Places that Matter

Rand School (former)

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Exterior overview - present, Marina Gan
Exterior overview - present, Marina Gan
Exterior overview - historical, Tamiment Library, New York University
Group of people with Rand School of Social Science banner at front stairs, Tamiment Library, New York University
Group picture - historical, Tamiment Library, New York University
American socialist educational institution, offering vocational classes as well as ideological ones
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The Rand School, founded in 1906, was one of many educational institutions created by the American Socialist Society expressly for the transmission of socialist ideas. It is arguably the first, but unquestionably the longest-lived of these schools. Housed for many years in a former YWCA building on East 15th Street, the school is particularly remembered for the integral role it played in the lives of its many working-class students. The school closed in 1956.

The Rand School was founded by the American Socialist Society and named for Carrie Rand, who bequeathed $700,000 to the Socialist Party with the express intention of founding an educational institution. Initially established to extend the "understanding and practice of socialism," it soon expanded its course offerings to include vocational training and non-socialist courses in the humanities. During its peak years in the early 1920s, the school counted over 5,000 enrolled students and held frequent lectures by notables such as August Claessens, Helen Keller, W.E.B. Dubois, Bertrand Russell, Diego Rivera, Upton Sinclair, and Jack London.

In 1917, after 11 years of temporary leases, the Rand School found a permanent home in a former YWCA building at 7 East 15th Street. The five-story brick, stone, and terracotta structure, originally built in 1885, was christened "the people's house" after the "mission du peuple" in Belgium. Interestingly, it was not unlike a socialist YWCA, with facilities including classrooms, a library, bookstore, auditorium, and gymnasium. The school also rented out office space to a variety of union locals and socialist groups, and it was home to the Socialist Party headquarters.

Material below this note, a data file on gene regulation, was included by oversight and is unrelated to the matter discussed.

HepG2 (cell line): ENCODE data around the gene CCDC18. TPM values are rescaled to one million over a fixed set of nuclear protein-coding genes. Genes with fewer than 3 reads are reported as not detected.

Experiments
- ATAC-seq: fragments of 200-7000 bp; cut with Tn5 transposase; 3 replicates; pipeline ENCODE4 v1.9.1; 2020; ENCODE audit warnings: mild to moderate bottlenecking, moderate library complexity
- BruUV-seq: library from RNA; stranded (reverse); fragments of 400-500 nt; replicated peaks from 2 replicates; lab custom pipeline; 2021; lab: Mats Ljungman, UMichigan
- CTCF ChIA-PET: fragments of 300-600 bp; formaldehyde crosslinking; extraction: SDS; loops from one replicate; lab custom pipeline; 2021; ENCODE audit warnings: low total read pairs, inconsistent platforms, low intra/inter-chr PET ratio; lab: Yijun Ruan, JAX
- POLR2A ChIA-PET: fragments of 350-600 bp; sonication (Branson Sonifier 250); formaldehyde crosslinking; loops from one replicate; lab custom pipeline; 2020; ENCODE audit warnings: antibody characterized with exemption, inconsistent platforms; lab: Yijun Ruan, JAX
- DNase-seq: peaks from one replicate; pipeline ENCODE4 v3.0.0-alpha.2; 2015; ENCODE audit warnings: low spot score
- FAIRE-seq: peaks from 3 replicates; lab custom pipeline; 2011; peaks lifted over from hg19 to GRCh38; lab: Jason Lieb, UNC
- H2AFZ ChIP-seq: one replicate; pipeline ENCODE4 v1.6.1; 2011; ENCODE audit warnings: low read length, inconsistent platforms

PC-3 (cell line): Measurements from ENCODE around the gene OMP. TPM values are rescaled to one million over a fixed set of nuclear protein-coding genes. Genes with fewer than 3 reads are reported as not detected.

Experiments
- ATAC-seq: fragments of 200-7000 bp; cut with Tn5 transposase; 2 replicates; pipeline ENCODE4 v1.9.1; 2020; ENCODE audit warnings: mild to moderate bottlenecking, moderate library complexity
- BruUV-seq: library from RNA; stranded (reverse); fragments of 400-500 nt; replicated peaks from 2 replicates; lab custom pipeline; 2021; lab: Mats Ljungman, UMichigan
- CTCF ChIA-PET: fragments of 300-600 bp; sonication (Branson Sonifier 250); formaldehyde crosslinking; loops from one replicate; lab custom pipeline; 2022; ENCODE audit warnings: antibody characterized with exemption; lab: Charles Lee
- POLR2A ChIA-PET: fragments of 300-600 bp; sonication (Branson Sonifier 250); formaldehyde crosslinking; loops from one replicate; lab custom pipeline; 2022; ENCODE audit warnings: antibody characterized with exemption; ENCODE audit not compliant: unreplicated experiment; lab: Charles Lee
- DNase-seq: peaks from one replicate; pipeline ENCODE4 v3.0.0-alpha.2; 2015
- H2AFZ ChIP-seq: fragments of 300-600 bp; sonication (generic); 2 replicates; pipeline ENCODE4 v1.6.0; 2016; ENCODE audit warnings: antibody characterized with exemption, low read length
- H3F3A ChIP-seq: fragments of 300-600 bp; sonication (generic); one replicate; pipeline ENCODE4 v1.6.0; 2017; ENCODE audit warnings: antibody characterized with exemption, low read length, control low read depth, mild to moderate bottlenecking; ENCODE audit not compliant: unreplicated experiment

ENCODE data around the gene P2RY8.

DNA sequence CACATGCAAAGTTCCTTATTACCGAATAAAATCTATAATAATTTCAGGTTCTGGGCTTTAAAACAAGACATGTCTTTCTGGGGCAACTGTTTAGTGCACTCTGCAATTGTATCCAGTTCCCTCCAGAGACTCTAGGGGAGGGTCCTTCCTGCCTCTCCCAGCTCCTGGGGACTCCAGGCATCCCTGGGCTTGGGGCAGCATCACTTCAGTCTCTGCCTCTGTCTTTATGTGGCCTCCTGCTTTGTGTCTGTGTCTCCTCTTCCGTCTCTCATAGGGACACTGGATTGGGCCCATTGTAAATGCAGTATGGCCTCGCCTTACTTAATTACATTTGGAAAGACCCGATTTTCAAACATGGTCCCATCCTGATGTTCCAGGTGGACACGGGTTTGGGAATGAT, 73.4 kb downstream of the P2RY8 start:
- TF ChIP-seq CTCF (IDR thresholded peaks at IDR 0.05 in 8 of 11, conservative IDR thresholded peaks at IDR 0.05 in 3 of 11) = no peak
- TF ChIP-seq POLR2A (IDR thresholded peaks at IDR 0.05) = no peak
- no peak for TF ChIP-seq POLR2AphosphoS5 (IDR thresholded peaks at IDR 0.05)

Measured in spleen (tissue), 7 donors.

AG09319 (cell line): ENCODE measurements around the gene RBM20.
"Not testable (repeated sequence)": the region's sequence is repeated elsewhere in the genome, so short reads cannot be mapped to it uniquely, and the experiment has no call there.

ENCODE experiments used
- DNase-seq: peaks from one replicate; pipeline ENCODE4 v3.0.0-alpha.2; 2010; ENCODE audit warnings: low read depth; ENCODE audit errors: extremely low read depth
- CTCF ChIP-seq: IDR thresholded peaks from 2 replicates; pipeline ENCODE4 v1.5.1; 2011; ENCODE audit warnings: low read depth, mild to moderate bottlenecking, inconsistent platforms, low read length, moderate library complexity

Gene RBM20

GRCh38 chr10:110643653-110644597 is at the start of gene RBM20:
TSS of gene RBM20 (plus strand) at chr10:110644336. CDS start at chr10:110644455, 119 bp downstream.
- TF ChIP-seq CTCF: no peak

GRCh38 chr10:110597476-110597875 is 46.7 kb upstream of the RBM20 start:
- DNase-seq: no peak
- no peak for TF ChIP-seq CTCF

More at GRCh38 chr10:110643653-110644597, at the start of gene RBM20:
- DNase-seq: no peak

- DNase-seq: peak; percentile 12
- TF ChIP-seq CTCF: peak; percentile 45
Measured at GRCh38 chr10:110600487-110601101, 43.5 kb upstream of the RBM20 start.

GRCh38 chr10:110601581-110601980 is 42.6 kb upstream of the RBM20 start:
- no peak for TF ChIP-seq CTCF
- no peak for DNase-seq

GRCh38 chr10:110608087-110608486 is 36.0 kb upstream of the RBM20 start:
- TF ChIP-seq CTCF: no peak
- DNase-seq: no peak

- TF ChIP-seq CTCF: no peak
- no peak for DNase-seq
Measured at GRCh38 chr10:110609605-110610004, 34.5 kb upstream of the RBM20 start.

The Rand School was not an anomalous part of the fabric of New York City's political scene. Up until the Cold War, Socialist Party members were elected to the State Assembly, Communists held seats on the City Council, and the crowds from mass political rallies filled Madison Square Garden. Moreover, leftist politics included both "mass" and elite elements. Benefits were held at the Metropolitan Opera with receptions at the Waldorf=Astoria. The Rand School was located just off Union Square, a nexus of much leftist political activity. A few years after the school opened, the Communist Party splintered from the Socialist and situated its headquarters and educational institution, the Jefferson School, on the opposite end of Union Square Park at 35 East 12th Street.

Nor was the Rand School unique in offering classes to working-class people. At the time, the city had a remarkable array of affordable educational resources--both City College and Hunter College offered free courses and, unlike the Rand School, these institutions were accredited. Cooper Union also provided a robust free lecture series. The Rand School's popularity, then, was due at least in part to the complete social life it offered its students, who were primarily young, white "ethnic" working-class immigrants who were, more often than not, also members of the Socialist Party. In addition to academic classes, the school offered physical education classes and threw dances every Friday and Saturday. A historian of the school, Frederic Cornell, wrote, "It was their school, not the city's or some philanthropist's."